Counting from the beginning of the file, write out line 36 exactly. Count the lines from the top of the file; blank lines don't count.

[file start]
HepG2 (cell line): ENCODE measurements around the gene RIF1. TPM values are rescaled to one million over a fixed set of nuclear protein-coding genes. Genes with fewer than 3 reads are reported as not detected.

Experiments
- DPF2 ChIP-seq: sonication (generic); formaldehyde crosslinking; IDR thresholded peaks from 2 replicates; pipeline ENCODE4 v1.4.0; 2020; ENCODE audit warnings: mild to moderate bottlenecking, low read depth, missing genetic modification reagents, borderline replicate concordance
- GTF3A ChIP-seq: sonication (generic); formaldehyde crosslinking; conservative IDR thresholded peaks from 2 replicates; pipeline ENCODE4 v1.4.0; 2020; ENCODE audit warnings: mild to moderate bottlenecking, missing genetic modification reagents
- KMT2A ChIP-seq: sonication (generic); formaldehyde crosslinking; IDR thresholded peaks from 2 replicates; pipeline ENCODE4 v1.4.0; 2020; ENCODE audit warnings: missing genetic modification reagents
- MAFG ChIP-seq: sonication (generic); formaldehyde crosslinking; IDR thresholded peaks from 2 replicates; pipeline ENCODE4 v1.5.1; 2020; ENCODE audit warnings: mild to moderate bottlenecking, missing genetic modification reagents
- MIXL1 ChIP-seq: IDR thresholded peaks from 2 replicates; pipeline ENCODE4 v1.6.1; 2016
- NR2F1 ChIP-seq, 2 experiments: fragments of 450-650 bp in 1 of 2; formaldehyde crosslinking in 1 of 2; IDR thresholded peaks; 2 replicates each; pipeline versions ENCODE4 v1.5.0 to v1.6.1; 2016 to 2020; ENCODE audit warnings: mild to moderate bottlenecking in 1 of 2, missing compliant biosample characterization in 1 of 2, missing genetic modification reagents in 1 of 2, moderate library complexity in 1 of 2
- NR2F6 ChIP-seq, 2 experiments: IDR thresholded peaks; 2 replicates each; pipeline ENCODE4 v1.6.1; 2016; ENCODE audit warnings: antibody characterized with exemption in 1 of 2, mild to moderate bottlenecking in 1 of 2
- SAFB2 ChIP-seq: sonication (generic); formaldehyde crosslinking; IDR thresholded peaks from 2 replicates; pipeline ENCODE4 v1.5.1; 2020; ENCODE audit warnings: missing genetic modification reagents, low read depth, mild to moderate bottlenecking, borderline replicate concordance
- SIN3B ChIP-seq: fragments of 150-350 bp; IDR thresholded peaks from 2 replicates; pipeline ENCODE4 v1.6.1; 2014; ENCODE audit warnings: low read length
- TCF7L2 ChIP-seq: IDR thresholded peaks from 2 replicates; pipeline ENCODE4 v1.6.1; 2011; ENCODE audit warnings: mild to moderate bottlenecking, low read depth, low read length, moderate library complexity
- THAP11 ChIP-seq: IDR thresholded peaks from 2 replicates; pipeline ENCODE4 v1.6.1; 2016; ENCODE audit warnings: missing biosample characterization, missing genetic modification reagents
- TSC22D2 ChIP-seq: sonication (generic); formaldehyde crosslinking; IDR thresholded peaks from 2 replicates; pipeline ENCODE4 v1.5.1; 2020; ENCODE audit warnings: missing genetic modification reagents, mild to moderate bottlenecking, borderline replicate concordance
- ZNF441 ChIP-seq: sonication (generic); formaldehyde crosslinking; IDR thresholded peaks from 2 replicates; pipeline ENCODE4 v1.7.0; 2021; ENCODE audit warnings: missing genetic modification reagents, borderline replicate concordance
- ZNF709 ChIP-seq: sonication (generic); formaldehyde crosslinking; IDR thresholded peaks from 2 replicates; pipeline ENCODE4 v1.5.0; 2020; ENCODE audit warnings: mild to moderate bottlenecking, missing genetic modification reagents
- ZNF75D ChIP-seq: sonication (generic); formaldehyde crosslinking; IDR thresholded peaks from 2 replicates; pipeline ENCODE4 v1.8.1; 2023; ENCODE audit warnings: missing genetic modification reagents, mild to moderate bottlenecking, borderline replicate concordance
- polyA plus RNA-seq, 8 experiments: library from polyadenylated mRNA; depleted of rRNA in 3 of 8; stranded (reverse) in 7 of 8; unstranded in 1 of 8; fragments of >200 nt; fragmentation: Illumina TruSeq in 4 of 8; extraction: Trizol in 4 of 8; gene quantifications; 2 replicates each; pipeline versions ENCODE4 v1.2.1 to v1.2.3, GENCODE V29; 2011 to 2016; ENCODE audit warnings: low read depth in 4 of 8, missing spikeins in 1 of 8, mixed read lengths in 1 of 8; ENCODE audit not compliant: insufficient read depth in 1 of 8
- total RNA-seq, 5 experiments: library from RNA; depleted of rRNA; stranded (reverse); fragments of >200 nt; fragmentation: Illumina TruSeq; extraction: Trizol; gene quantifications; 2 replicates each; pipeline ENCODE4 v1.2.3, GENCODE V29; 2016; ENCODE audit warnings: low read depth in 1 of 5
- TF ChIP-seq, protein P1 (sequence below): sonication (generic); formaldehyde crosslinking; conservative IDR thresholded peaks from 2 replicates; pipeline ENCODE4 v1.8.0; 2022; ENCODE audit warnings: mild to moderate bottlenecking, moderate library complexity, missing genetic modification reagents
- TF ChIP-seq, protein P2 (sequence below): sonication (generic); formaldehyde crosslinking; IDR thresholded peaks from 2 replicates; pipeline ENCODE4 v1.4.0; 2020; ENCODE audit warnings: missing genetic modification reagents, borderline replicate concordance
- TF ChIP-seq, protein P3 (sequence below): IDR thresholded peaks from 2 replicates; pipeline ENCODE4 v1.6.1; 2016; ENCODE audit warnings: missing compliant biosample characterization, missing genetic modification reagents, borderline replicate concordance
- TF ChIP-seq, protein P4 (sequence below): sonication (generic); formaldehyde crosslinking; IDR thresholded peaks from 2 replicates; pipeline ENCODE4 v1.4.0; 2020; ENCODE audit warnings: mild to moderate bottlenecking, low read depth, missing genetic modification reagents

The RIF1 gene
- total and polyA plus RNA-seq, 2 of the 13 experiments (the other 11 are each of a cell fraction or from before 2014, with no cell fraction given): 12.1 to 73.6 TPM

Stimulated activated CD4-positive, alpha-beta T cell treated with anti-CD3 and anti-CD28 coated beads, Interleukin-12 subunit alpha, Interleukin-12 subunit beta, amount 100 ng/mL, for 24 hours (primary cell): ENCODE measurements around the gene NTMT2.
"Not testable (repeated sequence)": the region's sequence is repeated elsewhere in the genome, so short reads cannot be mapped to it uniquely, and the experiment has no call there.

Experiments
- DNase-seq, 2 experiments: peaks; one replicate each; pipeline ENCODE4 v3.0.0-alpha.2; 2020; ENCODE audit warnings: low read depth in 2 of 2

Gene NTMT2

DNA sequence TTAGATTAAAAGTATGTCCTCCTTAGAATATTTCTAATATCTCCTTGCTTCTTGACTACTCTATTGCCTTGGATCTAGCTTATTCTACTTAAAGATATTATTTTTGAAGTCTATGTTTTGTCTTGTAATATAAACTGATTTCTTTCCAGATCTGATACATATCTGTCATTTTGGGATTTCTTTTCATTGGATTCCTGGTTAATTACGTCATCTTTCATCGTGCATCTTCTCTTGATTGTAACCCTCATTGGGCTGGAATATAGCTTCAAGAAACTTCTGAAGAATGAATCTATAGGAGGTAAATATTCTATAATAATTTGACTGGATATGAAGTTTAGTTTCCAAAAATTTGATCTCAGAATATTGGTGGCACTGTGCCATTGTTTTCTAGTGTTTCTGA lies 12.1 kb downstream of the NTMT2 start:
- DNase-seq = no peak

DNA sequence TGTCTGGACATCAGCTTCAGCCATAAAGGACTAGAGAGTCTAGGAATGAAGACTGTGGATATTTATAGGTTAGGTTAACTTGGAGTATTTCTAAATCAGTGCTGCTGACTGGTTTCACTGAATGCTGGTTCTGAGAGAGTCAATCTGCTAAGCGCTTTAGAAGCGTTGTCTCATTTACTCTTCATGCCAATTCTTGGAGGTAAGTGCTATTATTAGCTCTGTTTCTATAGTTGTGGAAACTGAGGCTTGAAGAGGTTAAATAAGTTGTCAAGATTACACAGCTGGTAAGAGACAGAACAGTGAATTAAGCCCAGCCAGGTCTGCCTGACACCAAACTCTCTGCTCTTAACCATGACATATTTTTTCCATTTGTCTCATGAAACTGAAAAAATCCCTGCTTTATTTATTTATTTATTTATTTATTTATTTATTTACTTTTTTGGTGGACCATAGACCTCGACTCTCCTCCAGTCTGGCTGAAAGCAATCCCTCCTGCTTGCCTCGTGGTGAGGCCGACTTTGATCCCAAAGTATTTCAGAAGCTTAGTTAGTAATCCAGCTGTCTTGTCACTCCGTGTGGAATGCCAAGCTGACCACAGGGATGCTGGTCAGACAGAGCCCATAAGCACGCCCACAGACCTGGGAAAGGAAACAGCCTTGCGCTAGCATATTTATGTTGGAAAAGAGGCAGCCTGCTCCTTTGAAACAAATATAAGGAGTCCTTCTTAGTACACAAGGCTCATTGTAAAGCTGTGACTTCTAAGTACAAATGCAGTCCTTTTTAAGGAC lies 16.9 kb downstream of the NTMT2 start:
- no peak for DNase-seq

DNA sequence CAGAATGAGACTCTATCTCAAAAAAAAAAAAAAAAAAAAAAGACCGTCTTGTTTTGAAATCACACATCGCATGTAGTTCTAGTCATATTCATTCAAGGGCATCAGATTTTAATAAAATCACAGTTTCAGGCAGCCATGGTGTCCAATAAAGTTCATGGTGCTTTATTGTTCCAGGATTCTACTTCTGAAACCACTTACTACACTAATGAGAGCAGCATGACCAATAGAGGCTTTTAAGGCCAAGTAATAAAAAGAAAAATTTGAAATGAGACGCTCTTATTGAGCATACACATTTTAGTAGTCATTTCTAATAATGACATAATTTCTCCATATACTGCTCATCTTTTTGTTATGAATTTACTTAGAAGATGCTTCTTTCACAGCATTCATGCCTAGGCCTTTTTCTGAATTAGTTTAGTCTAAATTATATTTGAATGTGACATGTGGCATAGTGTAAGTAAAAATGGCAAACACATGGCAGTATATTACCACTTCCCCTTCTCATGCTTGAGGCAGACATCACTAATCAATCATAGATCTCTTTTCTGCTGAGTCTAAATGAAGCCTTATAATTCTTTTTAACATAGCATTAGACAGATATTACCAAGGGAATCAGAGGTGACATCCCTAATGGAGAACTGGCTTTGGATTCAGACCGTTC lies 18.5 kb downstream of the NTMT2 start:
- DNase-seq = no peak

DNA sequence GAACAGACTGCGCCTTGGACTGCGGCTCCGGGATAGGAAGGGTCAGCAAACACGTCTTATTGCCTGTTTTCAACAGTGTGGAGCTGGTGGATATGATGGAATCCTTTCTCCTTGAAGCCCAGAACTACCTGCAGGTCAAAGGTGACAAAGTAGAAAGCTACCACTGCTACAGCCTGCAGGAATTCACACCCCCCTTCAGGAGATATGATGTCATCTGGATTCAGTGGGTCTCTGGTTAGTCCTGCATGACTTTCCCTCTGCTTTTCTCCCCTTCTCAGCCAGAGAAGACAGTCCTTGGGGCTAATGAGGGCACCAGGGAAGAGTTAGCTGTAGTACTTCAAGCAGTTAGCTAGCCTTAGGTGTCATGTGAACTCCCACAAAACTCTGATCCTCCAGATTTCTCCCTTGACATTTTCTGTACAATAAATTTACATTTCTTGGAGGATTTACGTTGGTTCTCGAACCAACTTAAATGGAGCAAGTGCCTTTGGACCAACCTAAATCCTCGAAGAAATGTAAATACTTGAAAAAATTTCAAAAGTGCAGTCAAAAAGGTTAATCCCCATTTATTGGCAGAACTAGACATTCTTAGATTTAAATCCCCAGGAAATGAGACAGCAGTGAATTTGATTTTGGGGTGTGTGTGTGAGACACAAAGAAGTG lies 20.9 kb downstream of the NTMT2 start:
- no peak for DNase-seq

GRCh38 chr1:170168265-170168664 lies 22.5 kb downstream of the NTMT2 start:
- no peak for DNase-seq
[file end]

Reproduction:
- DNase-seq = no peak